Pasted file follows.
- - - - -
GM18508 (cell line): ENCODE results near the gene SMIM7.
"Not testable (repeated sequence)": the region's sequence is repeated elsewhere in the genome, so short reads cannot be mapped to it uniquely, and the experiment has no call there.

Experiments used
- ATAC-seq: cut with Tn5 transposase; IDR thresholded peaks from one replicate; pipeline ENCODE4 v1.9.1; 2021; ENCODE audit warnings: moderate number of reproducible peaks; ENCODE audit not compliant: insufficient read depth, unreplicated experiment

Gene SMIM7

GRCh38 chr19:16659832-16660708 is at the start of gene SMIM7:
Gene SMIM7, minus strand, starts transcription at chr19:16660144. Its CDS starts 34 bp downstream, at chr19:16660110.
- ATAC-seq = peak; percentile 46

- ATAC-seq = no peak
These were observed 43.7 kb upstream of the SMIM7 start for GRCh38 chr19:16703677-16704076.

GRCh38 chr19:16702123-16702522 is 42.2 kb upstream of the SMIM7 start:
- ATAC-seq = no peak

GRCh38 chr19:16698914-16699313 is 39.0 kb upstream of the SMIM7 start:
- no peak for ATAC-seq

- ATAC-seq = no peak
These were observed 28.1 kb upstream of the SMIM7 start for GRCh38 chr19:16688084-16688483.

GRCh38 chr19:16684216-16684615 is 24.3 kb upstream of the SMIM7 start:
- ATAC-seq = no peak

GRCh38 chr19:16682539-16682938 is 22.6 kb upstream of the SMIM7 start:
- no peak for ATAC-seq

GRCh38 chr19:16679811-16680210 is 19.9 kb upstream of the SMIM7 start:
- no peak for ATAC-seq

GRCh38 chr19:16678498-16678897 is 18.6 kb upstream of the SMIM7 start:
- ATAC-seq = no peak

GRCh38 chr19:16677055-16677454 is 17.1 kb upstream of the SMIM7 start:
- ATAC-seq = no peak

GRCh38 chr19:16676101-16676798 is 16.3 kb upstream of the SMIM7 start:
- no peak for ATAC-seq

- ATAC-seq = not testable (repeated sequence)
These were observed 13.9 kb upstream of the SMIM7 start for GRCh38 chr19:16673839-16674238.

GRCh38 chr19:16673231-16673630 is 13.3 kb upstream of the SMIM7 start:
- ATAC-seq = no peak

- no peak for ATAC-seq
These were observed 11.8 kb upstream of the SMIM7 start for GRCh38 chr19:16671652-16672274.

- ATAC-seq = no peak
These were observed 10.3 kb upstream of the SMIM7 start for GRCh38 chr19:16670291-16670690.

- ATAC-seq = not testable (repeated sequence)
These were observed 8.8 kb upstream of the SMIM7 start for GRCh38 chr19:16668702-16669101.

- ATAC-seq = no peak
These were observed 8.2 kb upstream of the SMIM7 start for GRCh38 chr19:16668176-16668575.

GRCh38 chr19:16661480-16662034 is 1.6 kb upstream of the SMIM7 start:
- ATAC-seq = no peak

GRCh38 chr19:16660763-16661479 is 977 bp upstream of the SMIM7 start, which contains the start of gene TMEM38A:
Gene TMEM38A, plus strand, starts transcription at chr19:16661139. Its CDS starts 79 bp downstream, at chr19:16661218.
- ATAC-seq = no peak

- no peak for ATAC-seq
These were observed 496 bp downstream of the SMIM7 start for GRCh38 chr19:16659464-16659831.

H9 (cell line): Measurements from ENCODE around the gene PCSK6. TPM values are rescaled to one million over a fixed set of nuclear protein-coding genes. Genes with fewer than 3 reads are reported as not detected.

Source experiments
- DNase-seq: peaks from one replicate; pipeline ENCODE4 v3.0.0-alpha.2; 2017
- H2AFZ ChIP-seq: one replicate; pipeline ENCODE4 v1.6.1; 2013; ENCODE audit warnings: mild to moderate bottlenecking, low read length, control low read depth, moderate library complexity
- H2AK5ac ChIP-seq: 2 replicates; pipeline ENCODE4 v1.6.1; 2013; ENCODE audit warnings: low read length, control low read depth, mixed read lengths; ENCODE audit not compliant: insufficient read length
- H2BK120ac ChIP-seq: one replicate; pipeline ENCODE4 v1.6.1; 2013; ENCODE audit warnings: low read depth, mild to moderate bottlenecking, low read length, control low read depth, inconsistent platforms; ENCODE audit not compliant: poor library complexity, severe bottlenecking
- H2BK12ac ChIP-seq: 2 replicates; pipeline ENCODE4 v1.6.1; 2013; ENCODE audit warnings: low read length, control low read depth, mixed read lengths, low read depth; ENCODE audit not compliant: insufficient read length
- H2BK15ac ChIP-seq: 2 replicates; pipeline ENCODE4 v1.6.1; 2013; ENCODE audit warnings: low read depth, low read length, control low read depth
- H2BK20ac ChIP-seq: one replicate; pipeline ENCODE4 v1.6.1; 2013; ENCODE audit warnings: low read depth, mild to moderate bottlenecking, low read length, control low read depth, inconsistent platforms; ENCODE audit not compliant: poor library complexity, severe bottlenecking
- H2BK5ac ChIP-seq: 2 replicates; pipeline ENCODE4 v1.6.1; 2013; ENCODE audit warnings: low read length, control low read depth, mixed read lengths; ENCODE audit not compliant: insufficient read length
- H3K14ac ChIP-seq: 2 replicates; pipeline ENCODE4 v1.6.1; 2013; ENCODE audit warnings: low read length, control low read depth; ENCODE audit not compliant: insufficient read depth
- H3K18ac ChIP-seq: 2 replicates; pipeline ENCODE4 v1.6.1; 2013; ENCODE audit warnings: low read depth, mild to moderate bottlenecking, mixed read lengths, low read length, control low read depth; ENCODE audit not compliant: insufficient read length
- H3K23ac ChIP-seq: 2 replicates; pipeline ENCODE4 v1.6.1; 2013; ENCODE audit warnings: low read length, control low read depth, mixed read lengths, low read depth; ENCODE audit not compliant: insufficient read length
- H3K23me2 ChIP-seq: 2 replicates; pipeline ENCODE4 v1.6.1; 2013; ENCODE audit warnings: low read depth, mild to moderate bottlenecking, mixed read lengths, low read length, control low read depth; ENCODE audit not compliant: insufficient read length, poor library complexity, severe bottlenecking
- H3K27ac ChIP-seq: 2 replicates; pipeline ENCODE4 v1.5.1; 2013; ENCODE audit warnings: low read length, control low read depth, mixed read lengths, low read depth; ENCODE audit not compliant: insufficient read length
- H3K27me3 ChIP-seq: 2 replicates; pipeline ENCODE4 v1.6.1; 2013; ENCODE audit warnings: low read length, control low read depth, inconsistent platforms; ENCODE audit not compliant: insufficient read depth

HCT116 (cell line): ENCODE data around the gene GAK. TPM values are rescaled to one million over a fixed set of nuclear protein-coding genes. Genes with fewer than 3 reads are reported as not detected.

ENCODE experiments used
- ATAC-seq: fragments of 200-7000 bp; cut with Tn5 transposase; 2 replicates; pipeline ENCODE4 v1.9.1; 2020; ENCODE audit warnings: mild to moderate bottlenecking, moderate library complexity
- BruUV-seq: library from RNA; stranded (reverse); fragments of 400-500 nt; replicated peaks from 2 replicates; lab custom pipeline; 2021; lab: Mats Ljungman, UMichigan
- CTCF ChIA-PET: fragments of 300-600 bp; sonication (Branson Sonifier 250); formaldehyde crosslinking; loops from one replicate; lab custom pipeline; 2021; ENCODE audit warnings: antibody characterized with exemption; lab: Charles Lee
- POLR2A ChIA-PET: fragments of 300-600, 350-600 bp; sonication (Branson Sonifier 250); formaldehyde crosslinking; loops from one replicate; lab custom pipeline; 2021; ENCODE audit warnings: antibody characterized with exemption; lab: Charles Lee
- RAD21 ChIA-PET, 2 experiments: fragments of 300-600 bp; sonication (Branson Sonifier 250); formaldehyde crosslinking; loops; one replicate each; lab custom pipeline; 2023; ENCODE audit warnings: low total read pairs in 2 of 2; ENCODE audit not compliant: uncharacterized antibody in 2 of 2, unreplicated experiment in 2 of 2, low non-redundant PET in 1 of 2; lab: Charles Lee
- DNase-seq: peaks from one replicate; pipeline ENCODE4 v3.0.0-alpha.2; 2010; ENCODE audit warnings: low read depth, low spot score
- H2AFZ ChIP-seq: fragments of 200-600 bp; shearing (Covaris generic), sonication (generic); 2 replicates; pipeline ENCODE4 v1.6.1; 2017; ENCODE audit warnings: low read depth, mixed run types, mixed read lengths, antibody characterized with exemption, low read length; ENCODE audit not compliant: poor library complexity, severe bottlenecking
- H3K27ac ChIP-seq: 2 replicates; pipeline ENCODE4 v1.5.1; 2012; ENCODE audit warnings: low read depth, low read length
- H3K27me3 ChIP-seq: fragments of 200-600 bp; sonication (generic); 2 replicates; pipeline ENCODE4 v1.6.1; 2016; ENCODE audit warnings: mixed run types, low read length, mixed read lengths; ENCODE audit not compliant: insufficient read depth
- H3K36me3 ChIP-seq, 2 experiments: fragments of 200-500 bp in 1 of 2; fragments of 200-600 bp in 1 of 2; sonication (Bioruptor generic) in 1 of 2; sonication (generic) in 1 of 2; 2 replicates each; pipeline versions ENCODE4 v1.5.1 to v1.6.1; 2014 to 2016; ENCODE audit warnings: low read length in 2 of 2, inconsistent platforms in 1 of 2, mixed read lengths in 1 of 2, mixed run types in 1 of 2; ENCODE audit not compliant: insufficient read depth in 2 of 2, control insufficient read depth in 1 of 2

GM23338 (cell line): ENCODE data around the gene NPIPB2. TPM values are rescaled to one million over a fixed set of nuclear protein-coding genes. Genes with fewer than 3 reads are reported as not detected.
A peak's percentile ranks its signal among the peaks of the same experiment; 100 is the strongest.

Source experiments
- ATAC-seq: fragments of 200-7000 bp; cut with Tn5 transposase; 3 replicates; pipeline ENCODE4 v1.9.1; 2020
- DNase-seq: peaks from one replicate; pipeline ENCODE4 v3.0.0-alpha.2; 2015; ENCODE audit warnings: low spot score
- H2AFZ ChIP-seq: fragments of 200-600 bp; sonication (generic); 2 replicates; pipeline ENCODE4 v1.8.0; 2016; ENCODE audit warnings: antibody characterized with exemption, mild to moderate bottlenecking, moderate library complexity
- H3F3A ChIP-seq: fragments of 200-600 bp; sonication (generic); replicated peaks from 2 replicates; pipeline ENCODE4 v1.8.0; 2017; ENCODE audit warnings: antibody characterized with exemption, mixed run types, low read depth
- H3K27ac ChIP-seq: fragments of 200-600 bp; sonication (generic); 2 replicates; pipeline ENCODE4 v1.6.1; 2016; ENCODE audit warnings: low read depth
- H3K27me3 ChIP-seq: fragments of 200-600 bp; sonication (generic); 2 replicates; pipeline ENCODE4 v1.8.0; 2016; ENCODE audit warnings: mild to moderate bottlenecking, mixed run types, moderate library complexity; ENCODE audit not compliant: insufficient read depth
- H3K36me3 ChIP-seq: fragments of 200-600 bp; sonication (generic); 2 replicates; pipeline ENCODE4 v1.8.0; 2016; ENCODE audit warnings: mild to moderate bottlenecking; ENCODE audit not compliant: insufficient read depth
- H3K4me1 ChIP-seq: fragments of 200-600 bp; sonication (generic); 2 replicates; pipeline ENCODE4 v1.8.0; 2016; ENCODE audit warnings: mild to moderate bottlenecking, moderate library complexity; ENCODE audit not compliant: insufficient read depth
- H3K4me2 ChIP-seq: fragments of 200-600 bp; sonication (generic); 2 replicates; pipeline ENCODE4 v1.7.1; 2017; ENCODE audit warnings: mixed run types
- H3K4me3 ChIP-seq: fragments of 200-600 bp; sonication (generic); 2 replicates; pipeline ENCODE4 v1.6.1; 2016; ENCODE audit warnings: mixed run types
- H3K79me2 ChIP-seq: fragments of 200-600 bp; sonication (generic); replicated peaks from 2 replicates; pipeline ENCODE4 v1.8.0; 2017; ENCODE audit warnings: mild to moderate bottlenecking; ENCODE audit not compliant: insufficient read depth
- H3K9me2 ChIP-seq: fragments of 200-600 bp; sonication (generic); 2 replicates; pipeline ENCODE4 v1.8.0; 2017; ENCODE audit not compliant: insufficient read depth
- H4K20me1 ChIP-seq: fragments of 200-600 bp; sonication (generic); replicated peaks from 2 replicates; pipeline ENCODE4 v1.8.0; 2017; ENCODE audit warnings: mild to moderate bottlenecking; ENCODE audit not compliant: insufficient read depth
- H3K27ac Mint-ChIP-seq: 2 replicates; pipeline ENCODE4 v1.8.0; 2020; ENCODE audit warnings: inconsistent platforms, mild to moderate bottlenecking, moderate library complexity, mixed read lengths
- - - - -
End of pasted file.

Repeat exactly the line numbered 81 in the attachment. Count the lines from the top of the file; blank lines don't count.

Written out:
- H2AFZ ChIP-seq: fragments of 200-600 bp; sonication (generic); 2 replicates; pipeline ENCODE4 v1.8.0; 2016; ENCODE audit warnings: antibody characterized with exemption, mild to moderate bottlenecking, moderate library complexity